NORDIC SYNTHESIS INC.


OCCIDENTAL CHEMICAL CORPORATION


RED SPOT PAINT & VARNISH CO., INC.


SHELL OIL CO.


SHIN-ETSU SILICONES OF AMERICA, INC.


SIEGWERK, INC.


SK GLOBAL AMERICA, INC.


STERLING CHEMICALS, INC.


SUNOCO, INC


VAN WATERS & ROGERS INC.


VON ROLL ISOLA USA, INC.


WESTLAKE STYRENE CORPORATION


ZENECA AG PRODUCTS


ZENECA INC.



108-90-7 Chlorobenzene PPG INDUSTRIES, INC.


SOLUTIA INC


THE GEON COMPANY



112-40-3 n-Dodecane CONDEA VISTA COMPANY


HUMPREY CHEMICAL CO.


SHELL OIL CO.


SOLUTIA INC



123-91-1 p-Dioxane FERRO CORPORATION



124-18-5 Decane CASCHEM, INCORPORATED


CONDEA VISTA COMPANY


PHILLIPS PETROLEUM COMPANY


STERLING CHEMICALS, INC.



127-18-4 Tetrachloroethylene DOW CHEMICAL COMPANY


FORMOSA PLASTICS CORPORATION


GREAT WESTERN CHEMICAL CO.


ICI AMERICAS INC.


PPG INDUSTRIES, INC.


THE GEON COMPANY


VULCAN CHEMICALS



541-73-1 m-Dichlorobenzene STANDARD CHLORINE OF DELAWARE
1120-21-4 Undecane CONDEA VISTA COMPANY


SHELL OIL CO.



1163-19-5 Decabromodiphenylether AMERIBROM, INC.


CHISSO AMERICA, INC.


DOW CHEMICAL COMPANY


GREAT LAKES CHEMICAL CORPORATION



32534-81-9 Pentabromodiphenyl ether GREAT LAKES CHEMICAL CORPORATION



32536-52-0 Octabromodiphenylether. GREAT LAKES CHEMICAL CORPORATION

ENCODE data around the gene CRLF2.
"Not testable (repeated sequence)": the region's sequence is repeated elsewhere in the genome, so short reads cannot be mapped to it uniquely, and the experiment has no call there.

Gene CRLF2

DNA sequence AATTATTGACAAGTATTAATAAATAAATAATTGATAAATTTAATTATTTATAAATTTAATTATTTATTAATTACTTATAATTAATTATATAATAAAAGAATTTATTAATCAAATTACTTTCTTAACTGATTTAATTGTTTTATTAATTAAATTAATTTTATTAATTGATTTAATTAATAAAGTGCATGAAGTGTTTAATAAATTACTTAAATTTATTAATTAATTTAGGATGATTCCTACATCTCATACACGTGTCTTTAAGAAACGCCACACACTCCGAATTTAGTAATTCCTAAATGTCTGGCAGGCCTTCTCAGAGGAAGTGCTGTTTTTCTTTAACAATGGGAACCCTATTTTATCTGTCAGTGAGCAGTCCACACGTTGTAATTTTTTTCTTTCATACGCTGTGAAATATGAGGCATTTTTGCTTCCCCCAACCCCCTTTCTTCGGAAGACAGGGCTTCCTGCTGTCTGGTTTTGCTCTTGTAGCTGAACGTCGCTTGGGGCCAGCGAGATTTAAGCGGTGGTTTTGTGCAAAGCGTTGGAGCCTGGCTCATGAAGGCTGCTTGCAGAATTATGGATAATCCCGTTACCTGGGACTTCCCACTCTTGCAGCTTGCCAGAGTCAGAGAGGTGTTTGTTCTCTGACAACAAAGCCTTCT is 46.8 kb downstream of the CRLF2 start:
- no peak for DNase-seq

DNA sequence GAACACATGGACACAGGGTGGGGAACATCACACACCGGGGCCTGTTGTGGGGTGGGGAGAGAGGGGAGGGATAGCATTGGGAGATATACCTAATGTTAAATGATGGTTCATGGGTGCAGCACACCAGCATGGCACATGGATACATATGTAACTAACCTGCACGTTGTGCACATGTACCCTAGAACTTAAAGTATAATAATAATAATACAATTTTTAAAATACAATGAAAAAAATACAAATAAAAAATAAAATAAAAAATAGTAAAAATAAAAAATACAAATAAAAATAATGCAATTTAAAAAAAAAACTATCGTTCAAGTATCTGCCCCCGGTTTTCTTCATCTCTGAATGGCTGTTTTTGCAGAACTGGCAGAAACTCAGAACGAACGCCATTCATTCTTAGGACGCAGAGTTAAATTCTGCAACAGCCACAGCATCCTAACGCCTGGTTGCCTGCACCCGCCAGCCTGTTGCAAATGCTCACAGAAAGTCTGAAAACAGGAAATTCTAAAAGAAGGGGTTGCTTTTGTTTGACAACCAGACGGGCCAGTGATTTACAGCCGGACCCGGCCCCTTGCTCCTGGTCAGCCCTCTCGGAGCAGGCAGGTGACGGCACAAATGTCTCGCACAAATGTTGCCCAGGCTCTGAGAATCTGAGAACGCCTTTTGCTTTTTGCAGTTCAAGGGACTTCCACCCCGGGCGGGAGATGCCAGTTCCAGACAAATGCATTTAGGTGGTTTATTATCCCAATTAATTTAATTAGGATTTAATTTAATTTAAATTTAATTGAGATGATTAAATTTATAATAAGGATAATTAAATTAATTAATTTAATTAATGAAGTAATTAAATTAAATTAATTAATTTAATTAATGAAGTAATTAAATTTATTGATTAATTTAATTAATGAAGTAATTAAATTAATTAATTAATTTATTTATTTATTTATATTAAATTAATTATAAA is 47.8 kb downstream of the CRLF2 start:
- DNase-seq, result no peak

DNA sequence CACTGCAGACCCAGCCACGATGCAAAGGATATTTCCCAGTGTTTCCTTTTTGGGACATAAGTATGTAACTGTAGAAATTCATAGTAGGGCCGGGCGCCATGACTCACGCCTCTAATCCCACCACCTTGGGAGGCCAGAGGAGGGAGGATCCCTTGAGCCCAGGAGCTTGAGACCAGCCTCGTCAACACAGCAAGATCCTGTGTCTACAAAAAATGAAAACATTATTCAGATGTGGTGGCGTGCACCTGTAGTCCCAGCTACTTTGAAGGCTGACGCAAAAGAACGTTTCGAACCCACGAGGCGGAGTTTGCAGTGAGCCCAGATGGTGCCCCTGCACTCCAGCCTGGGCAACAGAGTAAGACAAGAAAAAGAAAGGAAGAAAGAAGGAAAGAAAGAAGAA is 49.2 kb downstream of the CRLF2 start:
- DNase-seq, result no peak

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References

1. Chemical Manufacturers Association (CMA). Letter with 3 attachments from Sandra Tirey to James Aidala and Susan Wayland, U.S. EPA, Office of Prevention, Pesticides and Toxics, Washington, DC. (September 21, 1999)

2. American Public Health Association (APHA), Children's Environmental Health Network, Environmental Defense, National Environmental Trust, Physicians for Social Responsibility. Comments on the Environmental Protection Agency's "Framework for a Voluntary Children's Chemical Evaluation Program." (April 12, 2000).

3. USEPA, "Framework for a Voluntary Children's Chemical Evaluation Program"(April 12, 2000).

4. Eastern Research Group, "Draft Users Guide for the Endocrine Disruptor Priority Setting Database." (May 22, 2000).

5. Blount, B.C., Silva, M.J., Caudill, S.P., Needham, L.L., Pirkle, J.L., Sampson, E.J., Lucier, G.W., Jackson, R.J., and Brock, J.W. "Levels of seven urinary phthalate metabolites in a human reference population." Environmental Health Perspectives. 108:979-982. (2000).

6. Noren K., Meironte D. "Contaminants in Swedish Human Milk. Decreasing levels of organochlorine and increasing levels of organobromine compounds." Organohalogen Compounds 38:1-4 (1998).

7. OECD, "Status of OECD SIDS Chemicals."

8. USEPA, "1990 HPV Chemical List."

9. Styrene Information and Research Center (SIRC). Comments on the Framework Document for the VCCEP. (May 31, 2000).

10. NTP, CERHR. Review of Phthalates. (July 14, 2000).

11. CPSC. "Notice of meeting of Chronic Hazard Advisory Panel on Diisononyl Phthalate (DINP)." 65 FR 49231 (August 11, 2000).

12. USFDA. Center for Devices and Radiological Health. "PVC and DEHP." Presentation by Dr. David W. Feigal to the 8th GHTF Conference, Ottawa, Canada. (September 20, 2000).

13. USEPA. Letter from Doyoung Lee to Henry Lau, Charles Auer, Ward Penberthy, N Patel, and James Darr. "Candidate Chemicals for Children's Testing Program." April 12, 2000.

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APPENDIX I
DESCRIPTIONS OF DATA